Jim Brooks played bluegrass music for more than sixty years, and he continued to perform with a group of local musicians from Ashe County in his later years. Jim started playing bluegrass banjo with his brother Harold when he was just ten years old. “We used to listen to Lester [Flatt] and Earl [Scruggs] on the Farm and Fun Time radio program out of Bristol,” he recalled. “We would go to schools and hear them perform, learning a little each time.” Harold played guitar, and the two played as the Brooks Brothers, with other musicians from Ashe County including Herb Hooven, who later played fiddle with Jimmy Martin, and Raymond Pennington, a relative of Ashe County banjo player Larry Pennington.
“We played around the county until we got old enough to get a job,” Jim said. With few jobs available then in Ashe County, Jim and Harold moved to Maryland, an area that had attracted many job seekers from Northwest North Carolina. The brothers found work driving trucks, and they played a lot of music on the side. After performing at Ola Belle Reed‘s music venue, Sunset Park, the brothers were invited to join Reed’s band, and they performed with her for six years.
Jim returned to Ashe County in 1960. Over the years he worked for a power company, the local copper mine, and later with an electronics company. He continued to play bluegrass music with various groups, including the Tar Heel Travelers out of Winston-Salem, with whom he played for fifteen years. The band played at parties, dances, and festivals all over the region. Jim competed at many fiddlers’ conventions, and had a wall full of ribbons to show for his efforts.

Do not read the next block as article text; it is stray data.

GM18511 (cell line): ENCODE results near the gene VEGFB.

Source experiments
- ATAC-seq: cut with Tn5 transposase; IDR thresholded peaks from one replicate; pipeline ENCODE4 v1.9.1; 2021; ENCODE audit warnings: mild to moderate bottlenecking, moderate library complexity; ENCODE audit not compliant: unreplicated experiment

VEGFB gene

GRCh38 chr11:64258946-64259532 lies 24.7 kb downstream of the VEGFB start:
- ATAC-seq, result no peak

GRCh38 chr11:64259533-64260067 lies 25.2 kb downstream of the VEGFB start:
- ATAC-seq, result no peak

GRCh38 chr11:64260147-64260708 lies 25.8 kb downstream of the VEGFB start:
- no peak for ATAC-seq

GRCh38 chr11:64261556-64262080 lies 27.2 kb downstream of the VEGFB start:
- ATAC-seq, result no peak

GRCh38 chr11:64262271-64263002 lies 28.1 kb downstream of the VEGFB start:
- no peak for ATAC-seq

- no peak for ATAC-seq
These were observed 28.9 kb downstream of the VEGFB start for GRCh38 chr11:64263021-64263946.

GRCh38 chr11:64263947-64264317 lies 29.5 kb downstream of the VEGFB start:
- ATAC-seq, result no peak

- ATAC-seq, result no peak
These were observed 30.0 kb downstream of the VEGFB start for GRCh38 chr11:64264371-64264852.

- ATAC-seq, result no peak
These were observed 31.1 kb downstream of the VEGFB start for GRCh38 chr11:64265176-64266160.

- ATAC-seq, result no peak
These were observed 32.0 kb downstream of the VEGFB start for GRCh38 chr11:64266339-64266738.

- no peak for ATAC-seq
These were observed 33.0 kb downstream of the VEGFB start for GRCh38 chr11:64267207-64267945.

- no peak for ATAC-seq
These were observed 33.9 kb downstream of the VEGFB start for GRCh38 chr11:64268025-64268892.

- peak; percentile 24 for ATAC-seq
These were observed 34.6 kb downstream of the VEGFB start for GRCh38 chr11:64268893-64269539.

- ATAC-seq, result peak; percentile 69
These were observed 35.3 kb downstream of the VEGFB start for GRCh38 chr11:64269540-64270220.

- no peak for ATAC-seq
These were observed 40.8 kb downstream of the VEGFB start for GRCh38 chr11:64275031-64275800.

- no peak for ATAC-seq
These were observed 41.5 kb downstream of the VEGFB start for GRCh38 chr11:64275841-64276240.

In addition to banjo, Jim learned to play mandolin, guitar, and fiddle. After suffering a stroke in the late 1990s, he stopped playing banjo and mandolin. “I got to fooling with the fiddle some,” Jim said, and he began concentrating on the fiddle. In his later year, Jim led a band called Jim Brooks and Mountain Drive with fellow Ashe County musicians J. C. Kemp, Steve Lewis, Mark Hodgeson, and Harold Dean Miller. The group performed regularly at the Clifton Fish Fry and other area events.
In addition to playing music, Jim built instruments, including about a dozen banjos and mandolins and several guitars and fiddles. “I don’t advertise them, but if someone comes by and wants to trade or buy one, that is okay,” Jim said. Mostly self-taught, Jim had some help from luthiers Wayne Henderson and Dean Clawson. He enjoyed building instruments, even though it was an arduous and time-consuming task. “It’s a job making them by hand,” he said. “You just have to work until you get nervous, then pick it up again later.”
Jim Brooks passed away on October 21, 2009.